I would say I was surprised at this post at Breitbart (via smitty) but that would be as dishonest as a Democrat in the White House denying they are connected with Hilary Rosen:

I would make the obvious statement that this is simply evil, and I mean Satanic level evil, but our modern secular society has decided that “evil” is relative and “Satan” is superstition so let me make the self-interest argument that such folks will understand:

Once you decide to abandon the Judeo-Christian principle that all lives are of equal value in the eyes of God, once Doctors abandon the traditional Hippocratic Oath then things like “personhood” and “life” and “ethics” can be defined however those with power choose to do so, I assure you they will.

And when the day comes when someone playing Kodos decides to define YOUR life or your children’s lives as something without value to society, a waste of scarce resources better used for others, remember who willingly gave them the power to declare you obsolete.

You have been warned.

Update: Let me make something clear that might not be clear otherwise, one does not have to believe in the God or the doctrine of either Judaism or Christianity (or as I call him God) to agree that the Judeo-Christian ethic of all life being of value is an important one and a healthy one for a society. It is on that Juedo-Christian ethic that western Civilization is built (with kudos to the Greeks for the ideas of Democracy and Republicanism).

Update 2: Bill Quick who I admire and while agreeing with me on the sheer evil of this suggestion considers the post an “unwarranted smear against atheists” and points to an example of Christians violating their own tenants tenets. Fair point, many Christians do, but that reflects on those who violate those tenants, not the tenants> tenets themselves, as Christ himself said:

“The scribes and the Pharisees have taken their seat on the chair of Moses. Therefore, do and observe all things whatsoever they tell you, but do not follow their example. For they preach but they do not practice. Matthew 23:2-3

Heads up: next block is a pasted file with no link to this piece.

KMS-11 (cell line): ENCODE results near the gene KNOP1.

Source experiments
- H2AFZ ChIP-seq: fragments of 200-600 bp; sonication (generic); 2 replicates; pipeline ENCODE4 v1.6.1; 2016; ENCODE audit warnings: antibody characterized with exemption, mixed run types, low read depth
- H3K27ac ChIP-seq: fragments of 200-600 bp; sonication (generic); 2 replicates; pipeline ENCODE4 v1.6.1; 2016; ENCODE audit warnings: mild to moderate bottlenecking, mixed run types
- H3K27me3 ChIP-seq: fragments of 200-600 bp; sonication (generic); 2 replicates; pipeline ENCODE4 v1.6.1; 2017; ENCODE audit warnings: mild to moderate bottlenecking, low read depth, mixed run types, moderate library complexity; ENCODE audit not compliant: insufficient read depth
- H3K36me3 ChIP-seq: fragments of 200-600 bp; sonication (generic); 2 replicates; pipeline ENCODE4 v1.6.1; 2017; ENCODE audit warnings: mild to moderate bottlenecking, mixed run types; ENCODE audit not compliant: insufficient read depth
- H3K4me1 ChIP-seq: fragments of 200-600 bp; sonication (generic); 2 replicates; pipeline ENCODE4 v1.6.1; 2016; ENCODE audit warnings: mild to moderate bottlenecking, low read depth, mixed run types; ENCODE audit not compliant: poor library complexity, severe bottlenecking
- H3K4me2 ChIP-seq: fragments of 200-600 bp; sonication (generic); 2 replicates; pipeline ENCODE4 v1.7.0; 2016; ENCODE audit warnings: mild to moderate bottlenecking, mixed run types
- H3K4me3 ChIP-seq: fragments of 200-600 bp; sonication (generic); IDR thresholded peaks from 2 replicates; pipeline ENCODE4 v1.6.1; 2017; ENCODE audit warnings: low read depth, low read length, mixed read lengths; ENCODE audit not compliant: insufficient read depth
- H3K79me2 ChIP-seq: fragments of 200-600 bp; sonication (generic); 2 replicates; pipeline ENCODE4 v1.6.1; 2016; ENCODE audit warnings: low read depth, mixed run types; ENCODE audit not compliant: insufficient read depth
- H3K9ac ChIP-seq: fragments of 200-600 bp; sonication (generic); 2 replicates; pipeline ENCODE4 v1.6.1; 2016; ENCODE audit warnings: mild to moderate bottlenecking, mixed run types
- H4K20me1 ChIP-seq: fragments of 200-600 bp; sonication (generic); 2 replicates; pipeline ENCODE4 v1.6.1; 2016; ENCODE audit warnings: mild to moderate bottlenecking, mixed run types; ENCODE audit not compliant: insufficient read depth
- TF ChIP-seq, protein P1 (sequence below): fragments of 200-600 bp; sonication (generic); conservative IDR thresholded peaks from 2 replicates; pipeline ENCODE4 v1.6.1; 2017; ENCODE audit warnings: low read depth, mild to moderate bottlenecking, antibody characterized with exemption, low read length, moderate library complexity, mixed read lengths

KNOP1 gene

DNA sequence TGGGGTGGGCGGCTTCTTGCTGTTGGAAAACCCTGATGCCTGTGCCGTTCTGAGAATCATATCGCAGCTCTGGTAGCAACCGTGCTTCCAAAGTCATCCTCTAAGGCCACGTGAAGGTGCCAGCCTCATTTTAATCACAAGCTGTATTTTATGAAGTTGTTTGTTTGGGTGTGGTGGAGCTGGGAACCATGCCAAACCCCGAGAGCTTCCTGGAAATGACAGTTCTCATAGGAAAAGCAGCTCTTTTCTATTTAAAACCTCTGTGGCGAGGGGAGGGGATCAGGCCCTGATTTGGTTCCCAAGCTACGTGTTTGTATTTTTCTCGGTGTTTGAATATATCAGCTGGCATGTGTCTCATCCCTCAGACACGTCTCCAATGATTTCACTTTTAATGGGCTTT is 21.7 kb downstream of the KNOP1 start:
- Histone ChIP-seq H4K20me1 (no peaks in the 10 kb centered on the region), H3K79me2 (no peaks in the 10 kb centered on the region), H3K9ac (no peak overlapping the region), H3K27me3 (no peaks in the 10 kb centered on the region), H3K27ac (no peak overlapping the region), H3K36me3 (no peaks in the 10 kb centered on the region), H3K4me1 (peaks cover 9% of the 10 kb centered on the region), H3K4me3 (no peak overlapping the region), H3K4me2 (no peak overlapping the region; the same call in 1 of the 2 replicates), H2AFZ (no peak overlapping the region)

I would still submit that the weakness of a moral code not God based means it can be altered by man or even by majority vote, and when that is true anything is possible depending on the current (ICK factor).

Remember civilization, peace and justice is not the default position in the history of men or nations, that’s why America for all it’s faults that our friends on the left love to point out is as special as it is.

Update 3: Typed tenants instead of tenets but for the record, if a Christian violates his “tenants” that’s against the “tenets” of the church too.

This story at MSNBC has generated a ton of comments:

Kale pointed to research in Canada and the United States indicating that immigrants in certain ethnic groups, including people from China, Korea and India, selectively abort female fetuses: couples who have two daughters are more likely to have a son as their third child than would be expected if left to chance.

Two large organizations of doctors — the Society of Obstetricians and Gynaecologists of Canada, and the American Congress of Obstetricians and Gynecologists — agree that sex selection is unethical.

Why is it unethical? If a woman has a right to an abortion and the unborn are just a clump of cells then it doesn’t matter if the woman aborts due to economics, sex, sexual orientation or because the wind is blowing 5 mph from the NNE.

The very debate and the 10 pages of it gives lie to it all. In fact the unborn is fully human, fully unique and fully innocent human child…

…and abortion kills him or her.

This is the truth that those who support abortion do their best to deny to each other and to themselves, because if they don’t then they have to deal with the implications of such a decision.

Even the ancients who first took the Hippocratic oath understood it that’s why even this oath, without a hint of Christianity, had to go, after all those who make their living off such things need to sleep at night.

Update: Missed link, inserted.